Monday, 28 February 2011

Here are the sketches... which I was unable to upload yesterday.

I am having a little trouble uploading images, but here you can see how I have evolved the image of the Sacred Heart for Naur. The photo shows the existing sanctuary, and the existing painting which this work will cover. 

As for the half-figure, while it is true that the devotional house-hold images are almost always presented in this way, we shouldn't overlook the normal presentation of the image in the liturgical context, ie. in the church,which is as a full standing statue. As we are here talking about liturgical art, and from this perspective the full standing figure is the 'norm' from which the half-figure can be seen as a derivation, the full standing figure is what I am drawn towards especially in this context of the apse roof above the altar. However, David as your piece is a domestic one, a half-figure is fine so for your piece we could certainly go in that direction if you wished. However, visually I can see a bit of a problem, but we can return to this discussion later when I am working more specifically on your piece again.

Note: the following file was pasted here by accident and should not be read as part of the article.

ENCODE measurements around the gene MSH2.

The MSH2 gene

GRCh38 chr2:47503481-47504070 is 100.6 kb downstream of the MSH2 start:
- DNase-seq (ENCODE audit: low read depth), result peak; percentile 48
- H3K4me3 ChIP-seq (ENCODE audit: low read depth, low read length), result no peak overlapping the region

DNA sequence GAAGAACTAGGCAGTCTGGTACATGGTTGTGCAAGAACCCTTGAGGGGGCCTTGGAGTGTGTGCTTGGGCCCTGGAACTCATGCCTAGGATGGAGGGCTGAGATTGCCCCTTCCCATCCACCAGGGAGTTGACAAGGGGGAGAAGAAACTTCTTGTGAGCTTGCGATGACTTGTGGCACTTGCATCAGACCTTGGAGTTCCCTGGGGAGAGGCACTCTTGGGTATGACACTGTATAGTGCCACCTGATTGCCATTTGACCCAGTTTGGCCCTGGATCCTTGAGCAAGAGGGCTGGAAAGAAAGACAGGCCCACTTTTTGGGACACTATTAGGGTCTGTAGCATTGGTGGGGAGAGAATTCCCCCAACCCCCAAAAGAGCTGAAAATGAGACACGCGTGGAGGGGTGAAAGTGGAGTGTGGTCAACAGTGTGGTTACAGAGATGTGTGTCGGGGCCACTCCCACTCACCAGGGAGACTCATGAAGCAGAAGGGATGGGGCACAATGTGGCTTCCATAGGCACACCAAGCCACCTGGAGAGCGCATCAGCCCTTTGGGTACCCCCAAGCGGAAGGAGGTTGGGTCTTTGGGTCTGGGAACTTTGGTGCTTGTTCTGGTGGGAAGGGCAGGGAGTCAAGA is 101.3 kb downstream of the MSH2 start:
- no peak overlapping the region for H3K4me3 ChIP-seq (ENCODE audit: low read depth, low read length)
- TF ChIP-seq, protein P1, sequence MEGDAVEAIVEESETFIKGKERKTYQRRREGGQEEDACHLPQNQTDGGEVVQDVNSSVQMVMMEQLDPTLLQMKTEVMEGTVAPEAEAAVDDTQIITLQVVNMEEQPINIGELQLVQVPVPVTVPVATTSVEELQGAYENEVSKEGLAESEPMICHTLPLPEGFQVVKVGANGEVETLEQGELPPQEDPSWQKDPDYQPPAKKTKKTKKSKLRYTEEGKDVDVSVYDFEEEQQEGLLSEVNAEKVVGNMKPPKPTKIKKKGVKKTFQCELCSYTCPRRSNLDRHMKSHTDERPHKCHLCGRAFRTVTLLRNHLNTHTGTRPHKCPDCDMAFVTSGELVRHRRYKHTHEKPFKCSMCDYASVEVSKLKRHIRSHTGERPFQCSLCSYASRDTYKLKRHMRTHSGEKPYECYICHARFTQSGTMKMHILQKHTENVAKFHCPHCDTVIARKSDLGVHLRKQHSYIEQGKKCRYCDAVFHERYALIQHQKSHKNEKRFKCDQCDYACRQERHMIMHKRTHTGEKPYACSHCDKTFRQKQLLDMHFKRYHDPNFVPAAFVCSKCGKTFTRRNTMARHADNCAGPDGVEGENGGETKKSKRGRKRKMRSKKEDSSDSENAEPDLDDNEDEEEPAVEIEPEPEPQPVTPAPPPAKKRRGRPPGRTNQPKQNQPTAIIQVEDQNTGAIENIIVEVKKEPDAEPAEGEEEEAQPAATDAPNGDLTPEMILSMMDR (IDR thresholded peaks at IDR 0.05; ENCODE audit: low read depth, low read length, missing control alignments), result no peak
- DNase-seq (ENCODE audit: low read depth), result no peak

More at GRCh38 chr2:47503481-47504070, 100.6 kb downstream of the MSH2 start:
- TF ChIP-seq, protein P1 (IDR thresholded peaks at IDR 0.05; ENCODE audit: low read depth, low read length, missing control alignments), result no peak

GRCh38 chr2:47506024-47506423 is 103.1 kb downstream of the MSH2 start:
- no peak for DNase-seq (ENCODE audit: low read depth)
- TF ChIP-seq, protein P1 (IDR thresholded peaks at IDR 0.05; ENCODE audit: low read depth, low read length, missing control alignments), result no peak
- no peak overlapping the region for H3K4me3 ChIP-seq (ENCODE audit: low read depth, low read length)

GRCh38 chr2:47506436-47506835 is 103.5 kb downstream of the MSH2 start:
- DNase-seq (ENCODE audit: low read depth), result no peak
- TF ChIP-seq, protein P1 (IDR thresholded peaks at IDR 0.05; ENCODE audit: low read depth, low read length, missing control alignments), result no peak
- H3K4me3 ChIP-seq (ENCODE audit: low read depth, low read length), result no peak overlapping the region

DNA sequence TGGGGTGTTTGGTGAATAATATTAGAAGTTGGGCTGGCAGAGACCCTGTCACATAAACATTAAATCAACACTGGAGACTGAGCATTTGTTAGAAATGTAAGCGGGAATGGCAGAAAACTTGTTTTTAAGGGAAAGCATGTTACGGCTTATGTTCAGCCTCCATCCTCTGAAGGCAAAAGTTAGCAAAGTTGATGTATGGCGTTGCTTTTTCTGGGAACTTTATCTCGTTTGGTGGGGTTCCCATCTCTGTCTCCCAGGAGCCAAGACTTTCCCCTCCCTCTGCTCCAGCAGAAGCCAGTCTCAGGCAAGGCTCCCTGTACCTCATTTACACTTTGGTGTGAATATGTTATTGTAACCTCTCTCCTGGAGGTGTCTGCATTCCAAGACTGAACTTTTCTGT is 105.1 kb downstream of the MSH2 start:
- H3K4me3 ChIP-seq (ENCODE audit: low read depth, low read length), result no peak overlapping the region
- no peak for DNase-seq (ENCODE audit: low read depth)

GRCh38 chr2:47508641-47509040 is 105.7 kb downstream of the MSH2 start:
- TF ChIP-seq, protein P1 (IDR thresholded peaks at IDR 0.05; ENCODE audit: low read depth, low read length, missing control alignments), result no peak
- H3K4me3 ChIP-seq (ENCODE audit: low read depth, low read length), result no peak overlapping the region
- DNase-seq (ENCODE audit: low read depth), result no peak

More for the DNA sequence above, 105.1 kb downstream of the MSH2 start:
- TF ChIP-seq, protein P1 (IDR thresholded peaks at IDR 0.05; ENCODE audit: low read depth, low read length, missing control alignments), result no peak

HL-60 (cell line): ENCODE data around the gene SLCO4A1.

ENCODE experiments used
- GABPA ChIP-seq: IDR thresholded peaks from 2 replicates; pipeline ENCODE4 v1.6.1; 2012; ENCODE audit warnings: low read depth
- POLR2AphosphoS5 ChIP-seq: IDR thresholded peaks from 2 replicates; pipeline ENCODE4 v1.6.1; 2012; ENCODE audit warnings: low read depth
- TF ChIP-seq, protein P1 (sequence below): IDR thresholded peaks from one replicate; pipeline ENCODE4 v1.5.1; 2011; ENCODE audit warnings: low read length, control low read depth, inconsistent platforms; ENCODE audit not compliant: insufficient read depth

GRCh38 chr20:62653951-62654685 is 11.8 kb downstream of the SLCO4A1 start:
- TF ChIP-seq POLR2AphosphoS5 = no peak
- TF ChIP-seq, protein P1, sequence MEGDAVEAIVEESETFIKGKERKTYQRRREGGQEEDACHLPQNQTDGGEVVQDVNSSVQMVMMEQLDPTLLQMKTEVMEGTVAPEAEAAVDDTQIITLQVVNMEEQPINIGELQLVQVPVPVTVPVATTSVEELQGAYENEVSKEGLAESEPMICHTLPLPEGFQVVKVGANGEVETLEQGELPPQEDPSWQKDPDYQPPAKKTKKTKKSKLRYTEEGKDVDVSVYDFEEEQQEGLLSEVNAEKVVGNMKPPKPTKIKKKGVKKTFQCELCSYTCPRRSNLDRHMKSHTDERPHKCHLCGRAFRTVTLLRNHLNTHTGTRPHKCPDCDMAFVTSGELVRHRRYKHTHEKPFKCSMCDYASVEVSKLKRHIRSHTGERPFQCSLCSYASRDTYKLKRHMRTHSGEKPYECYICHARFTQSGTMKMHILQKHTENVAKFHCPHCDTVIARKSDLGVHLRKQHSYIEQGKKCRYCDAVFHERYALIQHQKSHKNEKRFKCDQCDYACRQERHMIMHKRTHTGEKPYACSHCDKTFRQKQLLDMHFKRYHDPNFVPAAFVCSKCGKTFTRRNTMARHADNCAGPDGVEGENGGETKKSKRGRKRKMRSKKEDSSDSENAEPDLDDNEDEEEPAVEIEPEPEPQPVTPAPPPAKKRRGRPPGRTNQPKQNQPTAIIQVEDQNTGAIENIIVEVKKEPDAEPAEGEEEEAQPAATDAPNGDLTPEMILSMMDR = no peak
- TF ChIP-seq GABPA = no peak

This is the final sketch, with Jesus sat enthroned on the rainbow, symbol of the whole spectrum of light and of God's eternal covenant promises, with the Sacred Heart central to the radiating nimbus constructed along classical Arabic geometric lines which burst into stars and squares - the square is the traditional shape to represent the created order, the circle the traditional shape to represent the Divine order, and for me here the stars represent the whole created cosmic order that is shaped out of chaos through   the imperative of Divine love. Christ is robed in scarlet as the 'Ecce Homo', taking us to the Passion where the Sacred Heart is manifested more clearly than at any other moment of history. Here Christ is Lord of All but in humility, showing us the way to harnass the energy of love to bring about the Omega moment, the fulfilment of all things. There is still some more work to be done on the outer areas, perhaps I will include two seraphim, and elements of creation...
Here are a few of the exploratory sketches to give you an idea of how I 'mess about' trying to discover the most satisfying way to articulate the theological ideas aesthetically.

And finally, this is where the design will go, replacing this somewhat 'heretical' image (Christ is the icon of the Father, so what is the point of trying to represent the Father?) 

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